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What do students think about this subject here?

Source: NSS

Here's how satisfied past students were – useful to refer to when you’re narrowing down your options. Our student score makes comparisons easier, showing whether satisfaction is high, medium or low compared to other unis.

What do student satisfaction scores tell you?

Overall student satisfaction Not Available
Student score Not Available

Sorry, not enough students have taken this subject here before, so we aren't able to show you any information.

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Who studies this subject?

Source: HESA

Start building a picture of who you could be studying with by taking a look at the profile of people that have studied this subject here in previous years.

UK / Non-UK
9% of students here are from outside the UK
Male / Female
50% of students are female
Full-time / Part-time
6% of students are part-time
Typical Ucas points
278 entry points typically achieved by students
2:1 or above
65% of students achieved a 2:1 or above
Drop-out rate
12% of students do not continue into the second year of their course
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What are graduates doing after six months?

Source: DLHE

Here’s what students are up after they graduate from studying this subject here. We’ve analysed the employment rate and salary figures so you can see at a glance whether they’re high, typical or low compared to graduates in this subject from other universities. Remember the numbers are only measured only six months after graduation and can be affected by the economic climate - the outlook may be different when you leave uni. What do graduate employment figures really tell you?

% employed or in further study 91% MED
Average graduate salary £16k LOW
Graduates who are design occupations

10%

Graduates who are sales, marketing and related associate professionals

8%

Graduates who are sales assistants and retail cashiers

11%

Employment prospects for graduates of this subject

Sources: DLHE & HECSU
No employment commentary for this subject
Icon bubble

What do students think about this subject here?

Source: NSS

Here's how satisfied past students were – useful to refer to when you’re narrowing down your options. Our student score makes comparisons easier, showing whether satisfaction is high, medium or low compared to other unis.

What do student satisfaction scores tell you?

Overall student satisfaction 81%
Student score 78% LOW
Able to access IT resources

88%

Staff made the subject interesting

94%

Library resources are satisfactory

84%

Feedback on work has been helpful

69%

Feedback on work has been prompt

53%

Staff are good at explaining things

93%

Received sufficient advice and support

75%

?

Who studies this subject?

Source: HESA

Start building a picture of who you could be studying with by taking a look at the profile of people that have studied this subject here in previous years.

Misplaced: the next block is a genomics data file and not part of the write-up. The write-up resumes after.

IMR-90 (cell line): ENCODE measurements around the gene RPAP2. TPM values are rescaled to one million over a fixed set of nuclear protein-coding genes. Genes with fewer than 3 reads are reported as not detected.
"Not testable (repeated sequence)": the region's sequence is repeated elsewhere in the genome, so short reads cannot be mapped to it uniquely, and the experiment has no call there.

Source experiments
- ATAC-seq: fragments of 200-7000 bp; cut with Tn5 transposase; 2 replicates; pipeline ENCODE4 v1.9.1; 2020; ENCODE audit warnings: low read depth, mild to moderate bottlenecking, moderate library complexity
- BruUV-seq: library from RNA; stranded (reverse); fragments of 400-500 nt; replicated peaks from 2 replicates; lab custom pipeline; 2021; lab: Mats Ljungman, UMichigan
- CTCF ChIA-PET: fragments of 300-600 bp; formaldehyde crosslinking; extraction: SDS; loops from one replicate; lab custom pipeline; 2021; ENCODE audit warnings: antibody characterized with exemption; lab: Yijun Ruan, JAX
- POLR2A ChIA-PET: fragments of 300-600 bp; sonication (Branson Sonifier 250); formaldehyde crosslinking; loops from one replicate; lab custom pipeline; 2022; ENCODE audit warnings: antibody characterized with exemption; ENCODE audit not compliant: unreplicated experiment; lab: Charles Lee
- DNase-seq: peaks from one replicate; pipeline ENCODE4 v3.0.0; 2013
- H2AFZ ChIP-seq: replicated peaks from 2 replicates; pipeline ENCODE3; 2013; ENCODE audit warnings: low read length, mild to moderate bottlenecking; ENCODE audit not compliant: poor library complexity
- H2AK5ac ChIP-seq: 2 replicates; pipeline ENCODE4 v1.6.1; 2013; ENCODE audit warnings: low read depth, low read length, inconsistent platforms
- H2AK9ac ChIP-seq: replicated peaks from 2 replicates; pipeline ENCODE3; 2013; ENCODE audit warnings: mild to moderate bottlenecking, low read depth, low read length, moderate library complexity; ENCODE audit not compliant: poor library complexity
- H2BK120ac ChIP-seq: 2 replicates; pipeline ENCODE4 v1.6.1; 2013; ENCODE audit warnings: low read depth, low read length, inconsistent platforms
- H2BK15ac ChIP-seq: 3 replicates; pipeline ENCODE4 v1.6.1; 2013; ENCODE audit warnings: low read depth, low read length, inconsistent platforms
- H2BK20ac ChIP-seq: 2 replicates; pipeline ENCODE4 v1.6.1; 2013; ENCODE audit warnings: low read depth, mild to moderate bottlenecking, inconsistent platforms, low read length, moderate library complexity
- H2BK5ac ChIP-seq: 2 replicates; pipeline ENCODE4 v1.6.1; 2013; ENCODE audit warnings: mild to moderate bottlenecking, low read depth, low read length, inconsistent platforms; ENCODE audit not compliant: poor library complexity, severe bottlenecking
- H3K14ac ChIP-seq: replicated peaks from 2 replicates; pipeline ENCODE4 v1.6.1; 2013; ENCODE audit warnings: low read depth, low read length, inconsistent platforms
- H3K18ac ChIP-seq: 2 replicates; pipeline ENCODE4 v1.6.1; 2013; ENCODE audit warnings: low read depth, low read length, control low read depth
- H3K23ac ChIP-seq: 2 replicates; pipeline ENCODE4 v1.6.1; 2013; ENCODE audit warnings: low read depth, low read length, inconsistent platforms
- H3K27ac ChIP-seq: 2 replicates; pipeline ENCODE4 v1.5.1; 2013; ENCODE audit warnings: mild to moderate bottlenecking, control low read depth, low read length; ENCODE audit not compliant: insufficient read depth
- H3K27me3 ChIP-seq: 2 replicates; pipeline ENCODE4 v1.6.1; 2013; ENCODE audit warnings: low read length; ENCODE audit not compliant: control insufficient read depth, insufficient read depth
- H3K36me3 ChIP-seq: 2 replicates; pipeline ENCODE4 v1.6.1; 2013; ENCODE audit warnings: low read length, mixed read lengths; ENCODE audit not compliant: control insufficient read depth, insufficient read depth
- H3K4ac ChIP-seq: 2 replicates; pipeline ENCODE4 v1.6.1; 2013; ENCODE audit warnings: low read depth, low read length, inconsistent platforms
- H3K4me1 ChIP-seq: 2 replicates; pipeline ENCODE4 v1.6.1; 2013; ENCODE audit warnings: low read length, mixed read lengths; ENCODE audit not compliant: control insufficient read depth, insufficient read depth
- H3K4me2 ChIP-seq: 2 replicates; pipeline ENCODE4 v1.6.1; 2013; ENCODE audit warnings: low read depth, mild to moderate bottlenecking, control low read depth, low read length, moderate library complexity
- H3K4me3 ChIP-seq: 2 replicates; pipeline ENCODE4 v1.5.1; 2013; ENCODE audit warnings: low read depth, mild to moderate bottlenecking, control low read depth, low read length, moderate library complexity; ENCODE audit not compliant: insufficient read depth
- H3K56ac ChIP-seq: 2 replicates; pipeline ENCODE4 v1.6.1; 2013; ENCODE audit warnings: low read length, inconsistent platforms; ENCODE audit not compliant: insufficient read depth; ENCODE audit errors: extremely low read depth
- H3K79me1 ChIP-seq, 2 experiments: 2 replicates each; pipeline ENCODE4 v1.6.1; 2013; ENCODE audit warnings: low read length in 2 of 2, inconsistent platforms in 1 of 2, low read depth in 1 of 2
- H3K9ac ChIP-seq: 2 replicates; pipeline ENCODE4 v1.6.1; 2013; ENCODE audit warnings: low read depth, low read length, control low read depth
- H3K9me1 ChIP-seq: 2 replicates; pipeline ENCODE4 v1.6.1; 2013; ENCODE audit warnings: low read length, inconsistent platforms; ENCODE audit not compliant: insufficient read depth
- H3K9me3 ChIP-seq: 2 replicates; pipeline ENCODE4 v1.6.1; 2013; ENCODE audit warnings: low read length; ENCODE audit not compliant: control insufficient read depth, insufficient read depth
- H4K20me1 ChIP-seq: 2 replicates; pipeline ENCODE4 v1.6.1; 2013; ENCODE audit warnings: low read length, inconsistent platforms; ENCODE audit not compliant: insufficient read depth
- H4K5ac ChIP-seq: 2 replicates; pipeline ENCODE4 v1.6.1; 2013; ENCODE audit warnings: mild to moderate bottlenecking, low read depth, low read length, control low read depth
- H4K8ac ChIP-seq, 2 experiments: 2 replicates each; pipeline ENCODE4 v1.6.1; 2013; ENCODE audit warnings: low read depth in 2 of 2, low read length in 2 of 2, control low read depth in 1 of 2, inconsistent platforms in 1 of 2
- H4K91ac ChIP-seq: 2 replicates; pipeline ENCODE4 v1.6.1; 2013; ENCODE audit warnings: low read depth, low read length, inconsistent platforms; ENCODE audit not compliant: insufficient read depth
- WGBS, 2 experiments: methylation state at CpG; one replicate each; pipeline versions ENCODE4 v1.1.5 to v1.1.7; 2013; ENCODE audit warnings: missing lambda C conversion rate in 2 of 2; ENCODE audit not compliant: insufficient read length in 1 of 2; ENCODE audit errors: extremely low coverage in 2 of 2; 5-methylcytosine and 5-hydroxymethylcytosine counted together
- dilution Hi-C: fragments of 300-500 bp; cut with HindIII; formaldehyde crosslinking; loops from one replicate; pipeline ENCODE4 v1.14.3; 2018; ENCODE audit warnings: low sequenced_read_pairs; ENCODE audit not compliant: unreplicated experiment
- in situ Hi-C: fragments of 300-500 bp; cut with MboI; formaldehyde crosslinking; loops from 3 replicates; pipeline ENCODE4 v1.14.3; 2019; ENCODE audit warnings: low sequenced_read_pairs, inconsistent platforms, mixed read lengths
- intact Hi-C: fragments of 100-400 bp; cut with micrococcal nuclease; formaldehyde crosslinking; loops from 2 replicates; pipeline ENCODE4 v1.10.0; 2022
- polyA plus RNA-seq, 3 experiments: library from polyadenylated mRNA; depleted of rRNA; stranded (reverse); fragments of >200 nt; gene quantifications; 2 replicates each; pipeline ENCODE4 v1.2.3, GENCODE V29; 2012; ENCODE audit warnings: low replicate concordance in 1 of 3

UK / Non-UK
4% of students here are from outside the UK
Male / Female
82% of students are female
Full-time / Part-time
6% of students are part-time
Typical Ucas points
286 entry points typically achieved by students
2:1 or above
79% of students achieved a 2:1 or above
Drop-out rate
12% of students do not continue into the second year of their course
Icon ribbon

What are graduates doing after six months?

Source: DLHE

Here’s what students are up after they graduate from studying this subject here. We’ve analysed the employment rate and salary figures so you can see at a glance whether they’re high, typical or low compared to graduates in this subject from other universities. Remember the numbers are only measured only six months after graduation and can be affected by the economic climate - the outlook may be different when you leave uni. What do graduate employment figures really tell you?

% employed or in further study 91% LOW
Average graduate salary £16k LOW
Graduates who are teaching and educational professionals

7%

Graduates who are childcare and related personal services

6%

Graduates who are other elementary services occupations

11%

Employment prospects for graduates of this subject

Sources: DLHE & HECSU
English is one of the most popular degree subjects and in 2012, more than 12,000 students graduated with English degrees. As good communication is so important to modern business, you can find English graduates in all parts of the economy, although obviously, you can't expect to get a job as a doctor or nuclear physicist. There isn't a lot of difference in terms of outcomes between taking English language or English literature, so choose the one that suits you and don't worry about whether one is more likely to get you the job you want than the other. About one in five English graduates went into further study last year, and apart from further degrees in English, graduates were also likely to go onto teaching, law or publishing. All in all it's a flexible option – some even changed career direction entirely and took postgraduate courses in subjects like nursing or maths.